Then, after giving us this principle foundation, he applies it in the tightest of concentric circles…to the sphere we find ourselves in the deepest relationships: the church. 


  1. How this plays out in the church


I think it’s really unfortunate how the ESV breaks this passage up. It actually breaks it up between verse 8 and 9 which is in the middle of one long sentence in Greek. You can feel the tone in 3-12 is gentle and referring to how Christians should interact with each other. The tone and scope changes dramatically starting in verse 13. I think it’s also unfortunate that this section has been named the marks of a true Christian. Well, what if I don’t measure up? It can sound like another checklist. I mean, the marks of a true human are breathing, eating, and drinking, but you don’t become a human by doing those things. You get born first which we don’t have any say in, and then we do those things as a result. He’s not giving us a checklist, but an explanation of how verses one and two should play out in the church. 


Paul begins by using a familiar metaphor: members of the same body. Paul is communicating that just by being a Christian, we are called into and baptized into a body that we need and a body that needs us. We have gifts that the church needs and we need the church to be able to discern and exercise these gifts. These gifts are not about value. They don’t make someone more valuable in the church. They aren’t a price tag in the body like some NFL player who is worth more because he performs at a higher level. It’s just the way in which God has chosen to use us in the body of Christ. 


And today we have the tendency to put spiritual gifts in one category and practical gifts in another, but Paul intersperses them all here. Gifts are activities that we enjoy and are fruitful in that build up the church. Things like evangelism, teaching, service, or hospitality. Now, it doesn’t mean that we aren’t to do those things if it isn’t our gifting. That’s why Paul tells the whole church to seek out hospitality. But, some of us are just going to enjoy it more and be more fruitful in it and we need to see that. 


So what is the way we discern what our gifts? By going to church! By being a part of the body and having open hearts and minds to the ways God might use you. As we do interviews related to The Great Dechurching, one thing we are often asked is, “Why is going to church necessary? Why can’t I just be a Christian and read my bible and pray and call it a day?” Because you can’t fully realize what Paul is commanding outside the church. The one anothers in the Bible are given to the church and if we are not a real part of the church, we will never be able to fully realize what Paul is saying. Paul has no category for a private Christianity. He has no category for a Christian not participating in the life of the church. 


I can remember being in my 20’s both as a missionary and campus minister and I felt like I didn’t need the church. I felt like I was on the front lines and, sure the church was a good thing, but I was where the action was and didn’t need the church. But, over the past 20 years, I can see the way the church has made me more humble, has encouraged me, has challenged me, and has developed my gifts. That would not have happened if I remained a lone ranger. 


And I know that in our busy lives it’s hard to make Sunday morning a priority. I do! A couple years ago I had a sweet Christian woman ask me if we would ever have a Saturday evening service. My first thought was that if I preach a Saturday evening service and Sunday morning services with four kids still at home, I’m disqualified to be leading that Saturday evening service because I’d never be home. But, I just asked her why Saturday works so much better for her. She said, “Well, I have three kids in seven travel sports teams and Sunday isn’t available. But, about once a month, Saturday evening is.” I get the kids sports thing, I really do, but we have to make hard decisions about what is important for our families and not be surprised when children who don’t grow up going to church don’t start once they move out of the home.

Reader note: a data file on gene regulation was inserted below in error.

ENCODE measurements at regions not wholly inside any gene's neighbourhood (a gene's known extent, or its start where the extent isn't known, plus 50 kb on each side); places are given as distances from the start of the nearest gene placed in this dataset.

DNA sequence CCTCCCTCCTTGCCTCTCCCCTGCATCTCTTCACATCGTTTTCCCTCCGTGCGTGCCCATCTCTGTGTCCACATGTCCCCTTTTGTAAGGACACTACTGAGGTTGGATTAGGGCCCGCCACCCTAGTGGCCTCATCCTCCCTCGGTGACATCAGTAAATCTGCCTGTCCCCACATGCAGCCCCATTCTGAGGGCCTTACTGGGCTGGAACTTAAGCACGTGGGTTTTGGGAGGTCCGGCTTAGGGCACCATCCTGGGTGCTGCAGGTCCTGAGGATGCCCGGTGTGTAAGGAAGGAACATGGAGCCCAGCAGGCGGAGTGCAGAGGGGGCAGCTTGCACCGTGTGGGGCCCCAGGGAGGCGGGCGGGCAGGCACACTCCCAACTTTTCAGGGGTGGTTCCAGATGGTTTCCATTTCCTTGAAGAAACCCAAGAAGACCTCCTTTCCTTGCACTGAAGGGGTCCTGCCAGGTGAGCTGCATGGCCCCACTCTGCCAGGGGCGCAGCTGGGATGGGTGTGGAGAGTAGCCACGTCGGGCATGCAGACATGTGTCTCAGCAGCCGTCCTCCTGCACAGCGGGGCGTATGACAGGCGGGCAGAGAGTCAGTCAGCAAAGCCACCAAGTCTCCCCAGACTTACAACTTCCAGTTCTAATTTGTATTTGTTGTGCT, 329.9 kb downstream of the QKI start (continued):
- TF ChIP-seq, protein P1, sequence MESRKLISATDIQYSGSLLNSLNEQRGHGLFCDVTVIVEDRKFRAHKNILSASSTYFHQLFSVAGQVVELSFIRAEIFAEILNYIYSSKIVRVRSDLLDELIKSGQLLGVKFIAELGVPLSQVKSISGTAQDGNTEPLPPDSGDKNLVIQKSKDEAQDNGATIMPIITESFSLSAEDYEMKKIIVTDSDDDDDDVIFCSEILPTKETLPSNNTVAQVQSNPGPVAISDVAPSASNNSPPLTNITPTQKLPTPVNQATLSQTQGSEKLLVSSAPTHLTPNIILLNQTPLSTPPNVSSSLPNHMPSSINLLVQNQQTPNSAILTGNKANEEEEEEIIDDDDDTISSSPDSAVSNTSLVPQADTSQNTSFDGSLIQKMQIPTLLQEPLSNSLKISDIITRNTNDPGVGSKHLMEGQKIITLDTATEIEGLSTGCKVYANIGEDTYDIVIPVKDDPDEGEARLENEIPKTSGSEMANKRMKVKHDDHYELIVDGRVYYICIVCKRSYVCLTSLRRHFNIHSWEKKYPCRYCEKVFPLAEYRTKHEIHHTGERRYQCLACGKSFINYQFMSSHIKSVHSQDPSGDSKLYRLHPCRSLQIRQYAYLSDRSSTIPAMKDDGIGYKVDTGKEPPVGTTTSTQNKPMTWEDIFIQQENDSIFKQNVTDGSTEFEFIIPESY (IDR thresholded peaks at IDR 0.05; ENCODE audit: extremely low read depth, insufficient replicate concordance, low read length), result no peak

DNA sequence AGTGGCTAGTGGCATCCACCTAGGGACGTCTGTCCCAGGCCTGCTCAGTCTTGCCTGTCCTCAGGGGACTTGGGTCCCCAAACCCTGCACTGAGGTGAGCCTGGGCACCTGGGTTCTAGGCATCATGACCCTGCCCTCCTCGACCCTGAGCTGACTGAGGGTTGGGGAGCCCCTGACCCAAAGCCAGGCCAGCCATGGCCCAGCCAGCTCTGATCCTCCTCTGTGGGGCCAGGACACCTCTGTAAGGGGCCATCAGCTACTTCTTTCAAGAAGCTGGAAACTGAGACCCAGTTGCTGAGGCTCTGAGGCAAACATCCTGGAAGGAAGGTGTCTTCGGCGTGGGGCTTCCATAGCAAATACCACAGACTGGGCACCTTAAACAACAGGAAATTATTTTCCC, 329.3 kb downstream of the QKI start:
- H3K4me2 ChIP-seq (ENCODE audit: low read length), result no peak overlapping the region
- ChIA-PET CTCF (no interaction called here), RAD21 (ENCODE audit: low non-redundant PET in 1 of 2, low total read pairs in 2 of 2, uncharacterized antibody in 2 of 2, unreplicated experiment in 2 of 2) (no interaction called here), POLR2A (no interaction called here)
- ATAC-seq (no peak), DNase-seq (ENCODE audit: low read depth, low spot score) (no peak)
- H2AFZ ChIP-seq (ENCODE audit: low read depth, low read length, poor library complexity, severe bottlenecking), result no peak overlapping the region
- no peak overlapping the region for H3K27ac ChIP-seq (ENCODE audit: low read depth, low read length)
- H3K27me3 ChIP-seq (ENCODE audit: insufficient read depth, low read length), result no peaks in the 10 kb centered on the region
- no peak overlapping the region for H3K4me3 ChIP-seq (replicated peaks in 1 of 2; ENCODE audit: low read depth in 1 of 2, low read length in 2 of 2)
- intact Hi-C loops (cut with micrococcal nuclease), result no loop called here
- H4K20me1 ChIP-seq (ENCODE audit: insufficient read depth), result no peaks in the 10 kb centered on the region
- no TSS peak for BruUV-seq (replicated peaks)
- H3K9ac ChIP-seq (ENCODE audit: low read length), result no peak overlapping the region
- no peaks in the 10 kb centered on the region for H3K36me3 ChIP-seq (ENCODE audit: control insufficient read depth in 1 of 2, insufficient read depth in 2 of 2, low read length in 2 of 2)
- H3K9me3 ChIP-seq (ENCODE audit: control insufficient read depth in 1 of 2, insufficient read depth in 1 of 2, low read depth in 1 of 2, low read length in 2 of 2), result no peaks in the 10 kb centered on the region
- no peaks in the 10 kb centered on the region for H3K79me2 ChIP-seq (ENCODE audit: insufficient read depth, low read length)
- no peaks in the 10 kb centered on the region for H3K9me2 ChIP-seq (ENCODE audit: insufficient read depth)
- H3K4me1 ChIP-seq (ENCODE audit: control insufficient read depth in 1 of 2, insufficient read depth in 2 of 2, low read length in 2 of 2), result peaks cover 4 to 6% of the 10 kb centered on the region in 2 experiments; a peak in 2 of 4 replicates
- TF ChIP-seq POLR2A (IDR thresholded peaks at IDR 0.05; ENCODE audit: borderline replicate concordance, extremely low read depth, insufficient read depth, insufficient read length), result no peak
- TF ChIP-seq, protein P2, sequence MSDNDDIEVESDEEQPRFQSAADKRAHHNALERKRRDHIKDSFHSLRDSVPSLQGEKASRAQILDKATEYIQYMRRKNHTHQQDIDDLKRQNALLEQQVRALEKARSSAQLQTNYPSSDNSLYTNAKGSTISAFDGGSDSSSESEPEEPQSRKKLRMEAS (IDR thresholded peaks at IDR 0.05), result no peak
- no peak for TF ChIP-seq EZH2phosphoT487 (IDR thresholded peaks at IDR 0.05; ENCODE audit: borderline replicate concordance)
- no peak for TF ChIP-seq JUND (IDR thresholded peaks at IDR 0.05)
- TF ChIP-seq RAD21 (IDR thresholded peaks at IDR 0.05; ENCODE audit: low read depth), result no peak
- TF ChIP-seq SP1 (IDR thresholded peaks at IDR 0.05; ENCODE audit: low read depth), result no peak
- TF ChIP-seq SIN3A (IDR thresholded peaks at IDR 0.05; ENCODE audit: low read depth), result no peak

I also want to say that church attendance is particularly hard for single parents. Becoming a single parent, however that happens, is a huge factor in dechurching. It’s hard to raise kids without the help of a spouse. Often this causes someone to have to work longer hours or more unusual hours and I just want to say that if that’s you, the church should be helping you more. Church, if you know single parents, we have a responsibility to use our gifts to help them use theirs. They need the church and the church needs them. 


And this is important because Paul is breaking down the cultural divisions in his day. Roman culture had a clear hierarchy. Freeborn were better than freed. Freed were better than slaves. Men were better than woman. Rich were better than poor. For the head of a household to show honor to a slave, a homeless person, an immigrant, or anyone else beneath their social status would have eroded his own social capital and made him seem like less in the eyes of his peers. In Rome you didn’t use your resources on those who society saw as less than you or undeserving. But the kingdom of God works in a very different way. There is no class system in the church. 


Imagine this church in Rome who likely had all those categories of people and Paul is saying you are all members of the same body and you all have equal value and you all contribute in different ways. Some of you are hands, some eyes, some mouths and the church is better off with each of you there and you are better off for being there. And the same is true today. We strive for harmony in the church knowing that there will be Christians who are different from us, whose families look different, who vote differently, who school differently, who dress differently. We are all a part of the same body with the same value. 


Gosh, how bad did the church American church need this message of unity over the past three years? Love each other with brotherly affection, do acts of mercy with cheerfulness, outdo one another in honor, be patient in tribulation, seek to show hospitality to the poor. Does that mean we are not going to disagree? No. We will. But it means that when we disagree, we will believe the best in each other and we will disagree the way Christians disagree. We will have respectful one on one conversations. My wife and I disagree often, but we don’t do it on stage here. How weird would that be? Sweety come on up here and let’s talk about me not taking out the trash Thursday. That would be as crazy as, I don’t know, arguing with each other on social media:)